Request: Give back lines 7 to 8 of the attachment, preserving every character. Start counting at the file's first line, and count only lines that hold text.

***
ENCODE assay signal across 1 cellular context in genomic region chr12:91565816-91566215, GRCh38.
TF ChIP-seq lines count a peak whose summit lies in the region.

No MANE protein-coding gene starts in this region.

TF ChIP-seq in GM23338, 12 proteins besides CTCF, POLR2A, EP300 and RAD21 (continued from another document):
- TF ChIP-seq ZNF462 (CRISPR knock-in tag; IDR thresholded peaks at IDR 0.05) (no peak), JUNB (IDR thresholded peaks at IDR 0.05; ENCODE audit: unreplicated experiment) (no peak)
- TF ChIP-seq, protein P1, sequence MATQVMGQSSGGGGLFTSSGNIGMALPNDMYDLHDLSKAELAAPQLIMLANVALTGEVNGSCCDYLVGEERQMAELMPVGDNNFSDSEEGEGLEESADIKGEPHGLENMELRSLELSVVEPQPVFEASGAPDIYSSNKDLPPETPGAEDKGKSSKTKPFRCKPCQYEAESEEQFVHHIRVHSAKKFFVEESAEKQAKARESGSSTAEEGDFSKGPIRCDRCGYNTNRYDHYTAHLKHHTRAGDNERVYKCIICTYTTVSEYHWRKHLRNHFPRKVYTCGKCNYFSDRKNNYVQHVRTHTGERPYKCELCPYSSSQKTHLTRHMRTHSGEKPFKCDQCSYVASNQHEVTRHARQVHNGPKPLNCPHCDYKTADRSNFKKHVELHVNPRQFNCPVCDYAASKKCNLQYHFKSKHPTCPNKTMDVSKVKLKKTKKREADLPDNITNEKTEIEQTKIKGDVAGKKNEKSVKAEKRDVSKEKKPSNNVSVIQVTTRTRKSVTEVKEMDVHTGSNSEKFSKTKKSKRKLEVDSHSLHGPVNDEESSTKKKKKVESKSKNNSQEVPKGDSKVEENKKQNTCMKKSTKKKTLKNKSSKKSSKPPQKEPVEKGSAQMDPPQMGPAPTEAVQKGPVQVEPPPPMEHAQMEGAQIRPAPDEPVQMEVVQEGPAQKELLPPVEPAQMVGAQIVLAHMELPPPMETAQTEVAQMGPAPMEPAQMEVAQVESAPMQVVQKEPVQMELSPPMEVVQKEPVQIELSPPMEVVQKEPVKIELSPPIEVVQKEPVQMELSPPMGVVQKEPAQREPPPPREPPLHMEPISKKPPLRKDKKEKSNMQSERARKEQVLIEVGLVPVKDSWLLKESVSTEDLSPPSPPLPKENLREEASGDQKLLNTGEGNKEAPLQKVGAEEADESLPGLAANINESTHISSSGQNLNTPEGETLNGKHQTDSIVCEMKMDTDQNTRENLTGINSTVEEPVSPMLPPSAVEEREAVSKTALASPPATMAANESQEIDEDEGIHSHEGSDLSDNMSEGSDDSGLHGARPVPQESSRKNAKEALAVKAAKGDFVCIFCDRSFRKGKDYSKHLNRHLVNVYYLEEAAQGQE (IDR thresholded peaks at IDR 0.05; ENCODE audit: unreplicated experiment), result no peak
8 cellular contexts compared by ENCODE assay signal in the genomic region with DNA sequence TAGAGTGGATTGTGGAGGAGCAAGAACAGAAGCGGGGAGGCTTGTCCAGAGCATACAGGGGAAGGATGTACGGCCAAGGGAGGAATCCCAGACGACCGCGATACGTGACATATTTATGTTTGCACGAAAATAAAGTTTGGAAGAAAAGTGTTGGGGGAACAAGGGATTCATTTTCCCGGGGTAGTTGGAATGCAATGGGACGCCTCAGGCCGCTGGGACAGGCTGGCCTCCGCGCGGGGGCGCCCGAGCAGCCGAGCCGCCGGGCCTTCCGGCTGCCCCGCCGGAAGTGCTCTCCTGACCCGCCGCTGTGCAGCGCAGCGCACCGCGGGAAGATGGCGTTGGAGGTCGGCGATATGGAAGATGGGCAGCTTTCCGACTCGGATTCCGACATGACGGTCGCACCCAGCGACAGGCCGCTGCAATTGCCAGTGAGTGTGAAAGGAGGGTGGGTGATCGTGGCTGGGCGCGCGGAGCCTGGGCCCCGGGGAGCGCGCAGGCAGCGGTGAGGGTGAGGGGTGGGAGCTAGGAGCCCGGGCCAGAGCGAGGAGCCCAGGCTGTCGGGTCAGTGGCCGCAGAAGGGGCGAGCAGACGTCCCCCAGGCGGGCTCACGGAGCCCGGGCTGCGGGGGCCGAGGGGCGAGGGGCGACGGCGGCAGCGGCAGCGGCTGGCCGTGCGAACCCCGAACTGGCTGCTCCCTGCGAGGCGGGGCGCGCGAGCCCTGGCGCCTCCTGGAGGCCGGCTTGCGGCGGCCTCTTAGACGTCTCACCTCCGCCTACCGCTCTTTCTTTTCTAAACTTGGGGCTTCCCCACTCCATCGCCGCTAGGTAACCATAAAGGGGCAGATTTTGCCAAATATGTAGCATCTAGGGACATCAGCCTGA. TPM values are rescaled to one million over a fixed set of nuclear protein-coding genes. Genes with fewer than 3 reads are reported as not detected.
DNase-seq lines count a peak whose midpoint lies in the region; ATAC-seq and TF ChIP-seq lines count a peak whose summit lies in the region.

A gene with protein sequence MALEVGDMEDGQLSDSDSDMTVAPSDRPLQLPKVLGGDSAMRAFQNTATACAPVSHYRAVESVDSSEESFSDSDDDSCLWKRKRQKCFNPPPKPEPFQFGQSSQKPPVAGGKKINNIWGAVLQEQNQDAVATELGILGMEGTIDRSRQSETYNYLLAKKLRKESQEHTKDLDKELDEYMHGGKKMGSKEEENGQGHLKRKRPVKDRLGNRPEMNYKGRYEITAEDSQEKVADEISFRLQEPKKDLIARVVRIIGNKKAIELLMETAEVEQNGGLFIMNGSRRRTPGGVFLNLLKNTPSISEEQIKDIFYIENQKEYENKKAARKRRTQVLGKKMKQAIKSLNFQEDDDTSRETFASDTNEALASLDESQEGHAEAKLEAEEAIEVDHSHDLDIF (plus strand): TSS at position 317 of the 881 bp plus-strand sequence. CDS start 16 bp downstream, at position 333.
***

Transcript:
8 cellular contexts compared by ENCODE assay signal in the genomic region with DNA sequence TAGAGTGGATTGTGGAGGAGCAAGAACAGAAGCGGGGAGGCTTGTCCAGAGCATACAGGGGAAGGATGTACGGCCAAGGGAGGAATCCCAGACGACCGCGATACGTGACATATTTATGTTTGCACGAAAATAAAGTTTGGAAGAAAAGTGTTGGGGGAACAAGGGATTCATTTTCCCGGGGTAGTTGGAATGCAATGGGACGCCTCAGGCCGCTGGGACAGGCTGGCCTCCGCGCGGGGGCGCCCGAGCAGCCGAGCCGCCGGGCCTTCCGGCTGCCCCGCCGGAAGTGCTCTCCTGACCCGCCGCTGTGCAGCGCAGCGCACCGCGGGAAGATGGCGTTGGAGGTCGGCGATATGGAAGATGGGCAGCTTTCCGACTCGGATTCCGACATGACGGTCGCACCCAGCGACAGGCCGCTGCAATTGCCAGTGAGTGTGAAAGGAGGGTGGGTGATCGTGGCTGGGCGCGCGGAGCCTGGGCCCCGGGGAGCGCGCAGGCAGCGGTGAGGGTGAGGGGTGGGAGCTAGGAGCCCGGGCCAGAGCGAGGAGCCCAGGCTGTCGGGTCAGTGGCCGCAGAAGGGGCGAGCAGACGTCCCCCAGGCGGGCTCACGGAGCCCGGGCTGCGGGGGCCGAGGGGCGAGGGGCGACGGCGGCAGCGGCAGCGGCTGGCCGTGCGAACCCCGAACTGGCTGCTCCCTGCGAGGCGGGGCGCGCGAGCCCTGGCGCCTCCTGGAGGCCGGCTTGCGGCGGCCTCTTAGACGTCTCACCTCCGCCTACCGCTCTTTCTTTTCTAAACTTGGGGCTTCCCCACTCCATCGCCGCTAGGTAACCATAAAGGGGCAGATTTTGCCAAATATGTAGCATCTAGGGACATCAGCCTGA. TPM values are rescaled to one million over a fixed set of nuclear protein-coding genes. Genes with fewer than 3 reads are reported as not detected.
DNase-seq lines count a peak whose midpoint lies in the region; ATAC-seq and TF ChIP-seq lines count a peak whose summit lies in the region.